According to the analysis of the National Climate Center, since the turn of the century, the large-scale and continuous high temperature years in the country are 2003, 2013, and 2017. In general, this year's high temperature days started earlier than the above-mentioned three years. In addition, the scope of influence and the highest temperature have exceeded those of 2003 and 2013.

How close are we to the 1.5°C limit?

Ever since the Industrial Revolution, the concentration of greenhouse gas emissions has continued to climb. In order to address global climate change and reduce greenhouse gas emissions, the Paris Agreement came into effect on November 4, 2016. Currently, 193 parties have joined the Paris Agreement. For years, they have all worked towards the same goal of limiting global temperature rise to 2°C within this century, while seeking to limit it further down to 1.5°C.

However, according to a "Special Report on Global Warming of 1.5°C" released by the United Nations Intergovernmental Panel on Climate Change (IPCC) on October 8, 2018, compared to 1900, the greenhouse gas emissions caused by human activities have caused the average temperature to rise by more than 1.0°C. What's more, the IPCC estimates, with high confidence, that global warming will reach 1.5°C between 2030 and 2052 if it continues to increase at this current rate.

Source: IPCC

The report also points out that being limited to a 1.5°C pathway is better for people and nature than 2°C. Specifically, with the global warming of 1.5°C pathway, climate-related risks will be much lower than that of a global warming of 2°C. The risks depend on multiple variables such as the magnitude and speed of warming, geographic location, level of development and vulnerability, and the selection and implementation of adaptation and mitigation methods.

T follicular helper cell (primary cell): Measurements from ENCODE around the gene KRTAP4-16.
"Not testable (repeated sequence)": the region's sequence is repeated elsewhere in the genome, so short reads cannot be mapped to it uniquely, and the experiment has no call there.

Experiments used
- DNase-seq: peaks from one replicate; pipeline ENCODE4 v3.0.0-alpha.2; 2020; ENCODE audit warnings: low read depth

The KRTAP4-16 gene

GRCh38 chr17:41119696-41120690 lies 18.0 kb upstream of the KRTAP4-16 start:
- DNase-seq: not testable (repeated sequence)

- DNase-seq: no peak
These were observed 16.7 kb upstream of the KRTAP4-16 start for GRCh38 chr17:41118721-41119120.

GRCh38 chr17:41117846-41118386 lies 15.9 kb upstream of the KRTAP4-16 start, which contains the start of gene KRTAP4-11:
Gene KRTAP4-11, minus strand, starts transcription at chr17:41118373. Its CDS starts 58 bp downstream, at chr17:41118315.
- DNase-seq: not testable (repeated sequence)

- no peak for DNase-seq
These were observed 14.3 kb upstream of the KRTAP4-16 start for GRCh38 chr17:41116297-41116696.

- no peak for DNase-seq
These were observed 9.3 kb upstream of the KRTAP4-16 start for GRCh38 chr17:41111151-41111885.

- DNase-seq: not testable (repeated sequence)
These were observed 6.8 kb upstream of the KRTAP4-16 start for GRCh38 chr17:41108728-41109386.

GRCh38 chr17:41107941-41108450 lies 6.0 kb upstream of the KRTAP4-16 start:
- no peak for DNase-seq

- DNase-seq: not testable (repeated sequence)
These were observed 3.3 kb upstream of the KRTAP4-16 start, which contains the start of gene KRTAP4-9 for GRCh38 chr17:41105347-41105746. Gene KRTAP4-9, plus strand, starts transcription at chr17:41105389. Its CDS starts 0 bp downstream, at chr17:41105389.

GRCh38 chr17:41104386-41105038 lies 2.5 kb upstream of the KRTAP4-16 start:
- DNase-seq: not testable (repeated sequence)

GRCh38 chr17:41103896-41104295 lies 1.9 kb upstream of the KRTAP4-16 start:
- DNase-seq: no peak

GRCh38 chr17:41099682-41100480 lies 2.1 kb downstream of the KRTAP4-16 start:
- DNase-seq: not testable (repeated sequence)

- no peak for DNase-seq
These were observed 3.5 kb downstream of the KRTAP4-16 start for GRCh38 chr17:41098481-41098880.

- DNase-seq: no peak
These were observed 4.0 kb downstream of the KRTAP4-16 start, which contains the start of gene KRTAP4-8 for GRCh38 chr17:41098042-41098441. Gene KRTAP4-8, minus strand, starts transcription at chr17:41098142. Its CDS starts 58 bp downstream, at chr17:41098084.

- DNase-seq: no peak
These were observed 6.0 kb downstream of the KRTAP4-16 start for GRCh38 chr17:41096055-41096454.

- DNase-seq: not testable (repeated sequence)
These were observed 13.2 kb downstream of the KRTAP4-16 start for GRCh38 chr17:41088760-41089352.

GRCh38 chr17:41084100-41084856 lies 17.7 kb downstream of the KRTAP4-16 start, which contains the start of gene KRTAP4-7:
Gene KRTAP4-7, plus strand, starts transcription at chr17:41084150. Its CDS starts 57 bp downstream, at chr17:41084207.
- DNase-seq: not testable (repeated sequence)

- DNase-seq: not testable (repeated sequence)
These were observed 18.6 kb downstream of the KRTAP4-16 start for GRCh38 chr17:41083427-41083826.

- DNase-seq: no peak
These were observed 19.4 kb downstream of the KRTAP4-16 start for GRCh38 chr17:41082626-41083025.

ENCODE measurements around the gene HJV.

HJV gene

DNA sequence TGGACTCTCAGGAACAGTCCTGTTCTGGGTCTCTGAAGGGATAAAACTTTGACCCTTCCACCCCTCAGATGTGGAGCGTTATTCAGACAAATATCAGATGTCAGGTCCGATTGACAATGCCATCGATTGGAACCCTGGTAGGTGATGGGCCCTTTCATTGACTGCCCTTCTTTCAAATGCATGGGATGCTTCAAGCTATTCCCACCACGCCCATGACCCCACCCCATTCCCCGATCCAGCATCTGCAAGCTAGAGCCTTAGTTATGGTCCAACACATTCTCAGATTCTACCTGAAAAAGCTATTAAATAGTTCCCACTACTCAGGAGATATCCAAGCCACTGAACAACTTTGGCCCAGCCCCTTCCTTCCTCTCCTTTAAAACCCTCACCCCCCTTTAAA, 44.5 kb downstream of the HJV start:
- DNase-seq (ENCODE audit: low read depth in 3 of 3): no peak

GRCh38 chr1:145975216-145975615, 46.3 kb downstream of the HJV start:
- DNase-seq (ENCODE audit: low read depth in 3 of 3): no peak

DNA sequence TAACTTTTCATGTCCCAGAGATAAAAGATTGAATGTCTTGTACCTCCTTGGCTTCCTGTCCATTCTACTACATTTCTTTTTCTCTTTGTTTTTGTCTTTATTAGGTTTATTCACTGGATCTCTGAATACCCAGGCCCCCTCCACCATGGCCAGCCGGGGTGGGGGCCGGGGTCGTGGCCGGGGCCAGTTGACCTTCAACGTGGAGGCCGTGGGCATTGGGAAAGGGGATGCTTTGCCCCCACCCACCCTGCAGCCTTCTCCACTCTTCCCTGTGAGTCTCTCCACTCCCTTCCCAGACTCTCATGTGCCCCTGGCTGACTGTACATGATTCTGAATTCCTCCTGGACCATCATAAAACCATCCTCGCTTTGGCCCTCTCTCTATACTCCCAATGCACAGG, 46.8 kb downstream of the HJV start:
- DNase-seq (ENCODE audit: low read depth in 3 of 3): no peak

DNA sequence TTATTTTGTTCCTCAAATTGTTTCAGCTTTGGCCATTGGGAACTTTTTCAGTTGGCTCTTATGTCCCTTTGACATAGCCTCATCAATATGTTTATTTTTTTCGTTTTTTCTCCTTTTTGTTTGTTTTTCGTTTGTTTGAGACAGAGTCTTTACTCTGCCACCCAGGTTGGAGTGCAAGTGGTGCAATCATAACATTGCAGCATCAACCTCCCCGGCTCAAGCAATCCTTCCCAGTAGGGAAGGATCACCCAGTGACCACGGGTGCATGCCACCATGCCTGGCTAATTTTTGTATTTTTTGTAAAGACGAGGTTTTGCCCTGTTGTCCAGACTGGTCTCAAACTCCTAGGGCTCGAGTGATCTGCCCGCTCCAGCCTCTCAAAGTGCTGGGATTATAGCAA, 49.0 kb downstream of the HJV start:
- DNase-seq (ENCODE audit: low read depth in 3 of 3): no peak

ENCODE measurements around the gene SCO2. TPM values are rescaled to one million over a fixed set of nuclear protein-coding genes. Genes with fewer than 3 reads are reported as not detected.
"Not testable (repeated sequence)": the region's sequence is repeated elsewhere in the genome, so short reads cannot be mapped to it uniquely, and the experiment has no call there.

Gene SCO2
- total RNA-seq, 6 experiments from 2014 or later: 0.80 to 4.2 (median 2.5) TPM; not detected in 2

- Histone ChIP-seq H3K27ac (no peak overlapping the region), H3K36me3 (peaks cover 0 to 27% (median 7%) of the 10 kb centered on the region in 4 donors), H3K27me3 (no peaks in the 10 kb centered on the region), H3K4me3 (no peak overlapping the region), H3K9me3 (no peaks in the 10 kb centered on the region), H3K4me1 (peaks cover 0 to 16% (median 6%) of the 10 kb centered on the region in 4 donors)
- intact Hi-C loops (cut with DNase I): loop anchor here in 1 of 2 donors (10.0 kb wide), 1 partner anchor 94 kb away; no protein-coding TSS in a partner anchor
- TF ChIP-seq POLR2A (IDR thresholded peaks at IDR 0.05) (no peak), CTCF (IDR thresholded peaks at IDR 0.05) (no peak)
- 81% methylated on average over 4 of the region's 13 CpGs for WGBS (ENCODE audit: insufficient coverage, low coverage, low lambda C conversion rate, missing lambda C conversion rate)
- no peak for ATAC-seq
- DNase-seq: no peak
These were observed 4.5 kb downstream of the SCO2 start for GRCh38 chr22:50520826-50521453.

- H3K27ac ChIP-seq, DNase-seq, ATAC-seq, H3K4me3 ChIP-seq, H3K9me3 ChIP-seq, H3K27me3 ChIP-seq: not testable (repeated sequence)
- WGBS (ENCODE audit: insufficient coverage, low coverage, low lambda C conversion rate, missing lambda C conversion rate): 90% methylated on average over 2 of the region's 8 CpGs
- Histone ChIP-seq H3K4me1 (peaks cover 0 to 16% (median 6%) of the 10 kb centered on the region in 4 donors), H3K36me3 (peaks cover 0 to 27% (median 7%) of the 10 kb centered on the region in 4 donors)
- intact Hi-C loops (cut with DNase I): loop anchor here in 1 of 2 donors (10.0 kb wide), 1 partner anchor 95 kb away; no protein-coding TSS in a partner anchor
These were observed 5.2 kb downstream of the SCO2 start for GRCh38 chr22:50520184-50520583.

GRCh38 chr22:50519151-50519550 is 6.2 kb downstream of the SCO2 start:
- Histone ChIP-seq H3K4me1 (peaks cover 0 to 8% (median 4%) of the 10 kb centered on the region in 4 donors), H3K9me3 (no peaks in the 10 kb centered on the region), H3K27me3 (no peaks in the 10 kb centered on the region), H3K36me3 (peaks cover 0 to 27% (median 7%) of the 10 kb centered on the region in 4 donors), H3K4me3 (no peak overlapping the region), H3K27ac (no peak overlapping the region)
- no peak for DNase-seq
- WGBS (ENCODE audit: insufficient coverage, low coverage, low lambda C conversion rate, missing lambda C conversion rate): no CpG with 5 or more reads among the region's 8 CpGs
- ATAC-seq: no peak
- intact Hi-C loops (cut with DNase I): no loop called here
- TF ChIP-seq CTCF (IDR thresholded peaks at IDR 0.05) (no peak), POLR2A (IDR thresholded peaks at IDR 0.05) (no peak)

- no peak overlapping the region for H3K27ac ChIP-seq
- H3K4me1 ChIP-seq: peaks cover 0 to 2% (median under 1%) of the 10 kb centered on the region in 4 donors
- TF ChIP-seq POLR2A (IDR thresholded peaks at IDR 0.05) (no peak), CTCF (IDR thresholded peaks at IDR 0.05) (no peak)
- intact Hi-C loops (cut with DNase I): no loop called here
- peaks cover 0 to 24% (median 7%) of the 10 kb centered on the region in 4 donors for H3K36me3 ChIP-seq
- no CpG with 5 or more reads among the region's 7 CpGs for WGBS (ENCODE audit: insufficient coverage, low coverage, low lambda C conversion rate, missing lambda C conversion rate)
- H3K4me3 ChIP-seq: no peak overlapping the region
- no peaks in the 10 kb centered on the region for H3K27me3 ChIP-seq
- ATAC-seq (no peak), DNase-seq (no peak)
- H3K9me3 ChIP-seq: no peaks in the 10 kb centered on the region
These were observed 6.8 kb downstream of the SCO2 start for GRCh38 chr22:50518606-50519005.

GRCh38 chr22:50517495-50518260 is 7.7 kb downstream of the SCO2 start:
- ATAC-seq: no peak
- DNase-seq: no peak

Source: IPCC

To achieve this goal, global carbon emissions need to be halved by 2030 and reach net zero by 2050. The report also pointed out that in model pathways with no or limited overshoot of 1.5°C, global net anthropogenic CO2 emissions need to decline by about 45% from 2010 levels by 2030. To limit global warming below 2°C, anthropogenic CO2 emissions need to decline by about 20% by 2030.

2030 is eight years away. This means that countries should undertake a more rapid and systematic transformation in multiple areas to achieve emission reduction. The mitigation actions can be classified into two ends - reducing carbon footprint from the supply side and the demand side. From the supply side, it is necessary to greatly increase the share of renewable energy such as wind power and photovoltaics in the power grid, thereby reducing dependence on fossil energy and reducing carbon emissions.

On the demand side, low-carbon solutions can be adopted in buildings, energy , agriculture, animal husbandry, industry, transportation and other industries in order to improve electrification rates, increase energy efficiency, and reduce energy consumption by changing human lifestyles. The two-pronged approach will better maximize the achievement of the goal of energy reduction.

For nearly three decades, the IPCC has been warning the world about global warming and the effects it brings to people. The current heatwave appears to have sounded the alarm for countries that are still producing more carbon dioxide into the atmosphere. When people all around the world actually feel that climate change is real, then a qualitative change comes.